I once heard Kim threatened on the phone by another girl. Over a boy. The other girl was quite a tough frightening character. I heard Kim give her such a roasting I was staggered. If the girl had been in the kitchen, Kim wld have thrown her through the window. She asserted her authority and won what she wanted.
Ever since they were children I’d swear like a trooper. That comes through with Kim. When she loses her temper words surely fly. Once, in company, she shocked me with a stream of words. I gave her a “cool it” look, and suddenly realised it was me talking.
She only respects people who deserve respect. Introduce her to the new Messiah of Pop and she’ll just say “How do you do”. Then she’ll check him out three years later. She’s very honest, and that honesty can be very painful.
I was very concerned when she went on an EST self-awareness course. You have to be strong to go through that. I was scared that it posed a threat – when the Moonies come to the door, they pose a threat. It’s not losing the money. It’s losing the mind. I was panicking, but she made little of it, saying: “It’s just a course”.
She went with her mother. I wouldn’t let her into a lion’s cage without one of us standing by the trainer. I love her too much for that. I don’t know why I worry so much: she has her own in-built radar and a great way of separating fact from fiction.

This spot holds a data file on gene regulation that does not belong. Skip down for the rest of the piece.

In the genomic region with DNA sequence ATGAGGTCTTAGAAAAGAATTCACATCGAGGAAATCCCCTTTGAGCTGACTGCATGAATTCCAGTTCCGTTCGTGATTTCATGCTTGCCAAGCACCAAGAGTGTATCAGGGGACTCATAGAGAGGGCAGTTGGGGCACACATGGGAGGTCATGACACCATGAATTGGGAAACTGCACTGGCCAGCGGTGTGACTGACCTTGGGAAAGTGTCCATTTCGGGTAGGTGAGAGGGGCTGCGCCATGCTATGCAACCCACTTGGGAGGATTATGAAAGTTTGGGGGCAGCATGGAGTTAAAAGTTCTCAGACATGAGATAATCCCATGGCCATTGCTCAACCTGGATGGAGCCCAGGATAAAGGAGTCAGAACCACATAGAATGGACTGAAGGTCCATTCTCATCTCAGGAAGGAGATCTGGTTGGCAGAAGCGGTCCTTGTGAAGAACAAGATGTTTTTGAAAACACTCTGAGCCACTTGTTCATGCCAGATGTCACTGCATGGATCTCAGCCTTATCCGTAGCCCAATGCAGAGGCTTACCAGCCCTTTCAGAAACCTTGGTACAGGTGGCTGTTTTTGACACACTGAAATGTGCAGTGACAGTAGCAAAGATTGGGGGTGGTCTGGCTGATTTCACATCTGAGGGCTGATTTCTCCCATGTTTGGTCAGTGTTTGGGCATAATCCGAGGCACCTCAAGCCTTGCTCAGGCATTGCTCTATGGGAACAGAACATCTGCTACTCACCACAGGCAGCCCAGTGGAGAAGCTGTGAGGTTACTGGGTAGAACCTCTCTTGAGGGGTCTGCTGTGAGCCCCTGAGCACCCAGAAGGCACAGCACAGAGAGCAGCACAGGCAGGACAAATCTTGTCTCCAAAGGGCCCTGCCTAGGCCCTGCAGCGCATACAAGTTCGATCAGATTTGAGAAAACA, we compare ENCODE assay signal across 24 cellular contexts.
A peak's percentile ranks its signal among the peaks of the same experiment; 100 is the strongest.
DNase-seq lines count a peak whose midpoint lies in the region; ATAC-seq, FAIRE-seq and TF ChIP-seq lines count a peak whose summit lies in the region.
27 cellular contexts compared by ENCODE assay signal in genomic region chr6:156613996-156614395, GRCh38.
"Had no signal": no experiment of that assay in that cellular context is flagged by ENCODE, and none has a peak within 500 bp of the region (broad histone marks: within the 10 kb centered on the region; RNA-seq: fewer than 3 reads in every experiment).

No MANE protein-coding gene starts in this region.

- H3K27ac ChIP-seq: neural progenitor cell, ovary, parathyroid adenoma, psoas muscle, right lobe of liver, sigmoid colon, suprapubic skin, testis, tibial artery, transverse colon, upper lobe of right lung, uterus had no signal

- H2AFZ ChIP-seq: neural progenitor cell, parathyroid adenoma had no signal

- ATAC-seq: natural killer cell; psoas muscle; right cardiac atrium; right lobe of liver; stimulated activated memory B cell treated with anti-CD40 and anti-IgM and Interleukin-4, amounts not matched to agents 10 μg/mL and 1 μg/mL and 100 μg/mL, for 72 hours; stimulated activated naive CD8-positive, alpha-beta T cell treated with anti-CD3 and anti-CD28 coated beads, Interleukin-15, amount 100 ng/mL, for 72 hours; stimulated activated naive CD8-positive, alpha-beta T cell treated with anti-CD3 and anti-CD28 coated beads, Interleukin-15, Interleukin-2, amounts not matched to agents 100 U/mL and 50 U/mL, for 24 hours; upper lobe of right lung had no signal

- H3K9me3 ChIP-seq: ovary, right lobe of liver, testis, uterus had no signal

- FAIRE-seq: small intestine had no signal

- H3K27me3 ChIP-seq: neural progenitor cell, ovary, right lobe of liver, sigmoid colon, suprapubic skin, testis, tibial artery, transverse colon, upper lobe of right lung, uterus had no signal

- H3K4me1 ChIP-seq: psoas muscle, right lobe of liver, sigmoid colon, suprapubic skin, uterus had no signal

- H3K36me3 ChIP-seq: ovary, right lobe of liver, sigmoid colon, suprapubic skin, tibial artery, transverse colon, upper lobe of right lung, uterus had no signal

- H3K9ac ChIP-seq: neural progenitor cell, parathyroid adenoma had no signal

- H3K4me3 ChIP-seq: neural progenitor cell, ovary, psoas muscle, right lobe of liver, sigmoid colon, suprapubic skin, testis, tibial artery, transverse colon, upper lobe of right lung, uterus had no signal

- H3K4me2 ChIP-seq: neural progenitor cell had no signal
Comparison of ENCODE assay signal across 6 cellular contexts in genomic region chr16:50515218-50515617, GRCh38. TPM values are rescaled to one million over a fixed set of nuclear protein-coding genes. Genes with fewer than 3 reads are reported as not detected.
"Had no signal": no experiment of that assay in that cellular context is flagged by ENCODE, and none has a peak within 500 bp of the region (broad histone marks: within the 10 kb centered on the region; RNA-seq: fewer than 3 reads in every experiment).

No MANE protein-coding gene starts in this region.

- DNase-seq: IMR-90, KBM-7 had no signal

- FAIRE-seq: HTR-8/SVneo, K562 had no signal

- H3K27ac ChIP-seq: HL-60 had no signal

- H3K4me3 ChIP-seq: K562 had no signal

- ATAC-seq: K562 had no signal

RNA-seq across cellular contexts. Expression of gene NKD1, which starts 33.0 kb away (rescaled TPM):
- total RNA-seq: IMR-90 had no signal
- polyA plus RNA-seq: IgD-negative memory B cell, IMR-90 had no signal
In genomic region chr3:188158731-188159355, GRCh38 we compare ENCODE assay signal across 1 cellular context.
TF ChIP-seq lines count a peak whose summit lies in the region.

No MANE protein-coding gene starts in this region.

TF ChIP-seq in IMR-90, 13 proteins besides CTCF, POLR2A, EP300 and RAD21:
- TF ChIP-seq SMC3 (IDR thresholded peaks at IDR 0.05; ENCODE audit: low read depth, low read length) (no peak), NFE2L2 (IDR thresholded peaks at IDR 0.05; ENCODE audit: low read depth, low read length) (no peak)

I always felt she was indulging in a fantasy until her record company boos, Micky Most, said that she had an inspired face. I looked across the table and I just saw Kim, my Kim. That’s all I could think of. She was just my daughter. My shy, introverted daughter. The first time she was on Top of the Pops she wrecked me. It was like seeing a daughter in a different light. I just said “Game, set and match”. She hit me like a ton of bricks.
I look at her and see things that aren’t in me. Recently at a record company convention she did a very late show. She was extremely tired, but spent the whole time being naturally polite to the reps. If I’d been that tired it would have shown.
She could be as big as any female star has ever been. But she hasn’t got the conceit some stars have. She’s naive about the power she has. She doesn’t look in a mirror and see a beautiful creature. She sees a person.